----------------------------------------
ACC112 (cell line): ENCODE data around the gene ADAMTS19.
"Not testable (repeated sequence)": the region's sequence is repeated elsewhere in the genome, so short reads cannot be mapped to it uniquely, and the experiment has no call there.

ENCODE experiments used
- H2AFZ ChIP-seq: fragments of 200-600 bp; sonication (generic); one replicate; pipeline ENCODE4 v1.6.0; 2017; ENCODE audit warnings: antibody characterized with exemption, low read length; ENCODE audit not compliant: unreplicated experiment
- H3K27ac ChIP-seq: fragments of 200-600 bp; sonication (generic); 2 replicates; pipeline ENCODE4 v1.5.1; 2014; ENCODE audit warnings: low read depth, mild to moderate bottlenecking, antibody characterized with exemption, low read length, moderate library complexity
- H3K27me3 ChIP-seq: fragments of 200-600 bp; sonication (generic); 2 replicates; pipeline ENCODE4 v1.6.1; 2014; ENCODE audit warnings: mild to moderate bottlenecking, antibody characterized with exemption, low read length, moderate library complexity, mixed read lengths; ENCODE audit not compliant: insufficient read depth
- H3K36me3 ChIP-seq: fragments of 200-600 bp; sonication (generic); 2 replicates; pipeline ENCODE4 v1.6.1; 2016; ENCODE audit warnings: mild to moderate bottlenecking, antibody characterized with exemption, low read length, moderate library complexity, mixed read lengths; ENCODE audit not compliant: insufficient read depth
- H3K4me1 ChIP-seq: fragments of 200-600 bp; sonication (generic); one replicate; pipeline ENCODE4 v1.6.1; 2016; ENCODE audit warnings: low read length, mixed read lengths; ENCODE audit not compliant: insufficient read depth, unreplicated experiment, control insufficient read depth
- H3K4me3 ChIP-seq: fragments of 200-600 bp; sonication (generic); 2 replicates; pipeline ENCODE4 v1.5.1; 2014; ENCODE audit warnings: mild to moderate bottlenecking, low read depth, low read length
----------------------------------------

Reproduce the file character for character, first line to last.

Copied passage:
ACC112 (cell line): ENCODE data around the gene ADAMTS19.
"Not testable (repeated sequence)": the region's sequence is repeated elsewhere in the genome, so short reads cannot be mapped to it uniquely, and the experiment has no call there.

ENCODE experiments used
- H2AFZ ChIP-seq: fragments of 200-600 bp; sonication (generic); one replicate; pipeline ENCODE4 v1.6.0; 2017; ENCODE audit warnings: antibody characterized with exemption, low read length; ENCODE audit not compliant: unreplicated experiment
- H3K27ac ChIP-seq: fragments of 200-600 bp; sonication (generic); 2 replicates; pipeline ENCODE4 v1.5.1; 2014; ENCODE audit warnings: low read depth, mild to moderate bottlenecking, antibody characterized with exemption, low read length, moderate library complexity
- H3K27me3 ChIP-seq: fragments of 200-600 bp; sonication (generic); 2 replicates; pipeline ENCODE4 v1.6.1; 2014; ENCODE audit warnings: mild to moderate bottlenecking, antibody characterized with exemption, low read length, moderate library complexity, mixed read lengths; ENCODE audit not compliant: insufficient read depth
- H3K36me3 ChIP-seq: fragments of 200-600 bp; sonication (generic); 2 replicates; pipeline ENCODE4 v1.6.1; 2016; ENCODE audit warnings: mild to moderate bottlenecking, antibody characterized with exemption, low read length, moderate library complexity, mixed read lengths; ENCODE audit not compliant: insufficient read depth
- H3K4me1 ChIP-seq: fragments of 200-600 bp; sonication (generic); one replicate; pipeline ENCODE4 v1.6.1; 2016; ENCODE audit warnings: low read length, mixed read lengths; ENCODE audit not compliant: insufficient read depth, unreplicated experiment, control insufficient read depth
- H3K4me3 ChIP-seq: fragments of 200-600 bp; sonication (generic); 2 replicates; pipeline ENCODE4 v1.5.1; 2014; ENCODE audit warnings: mild to moderate bottlenecking, low read depth, low read length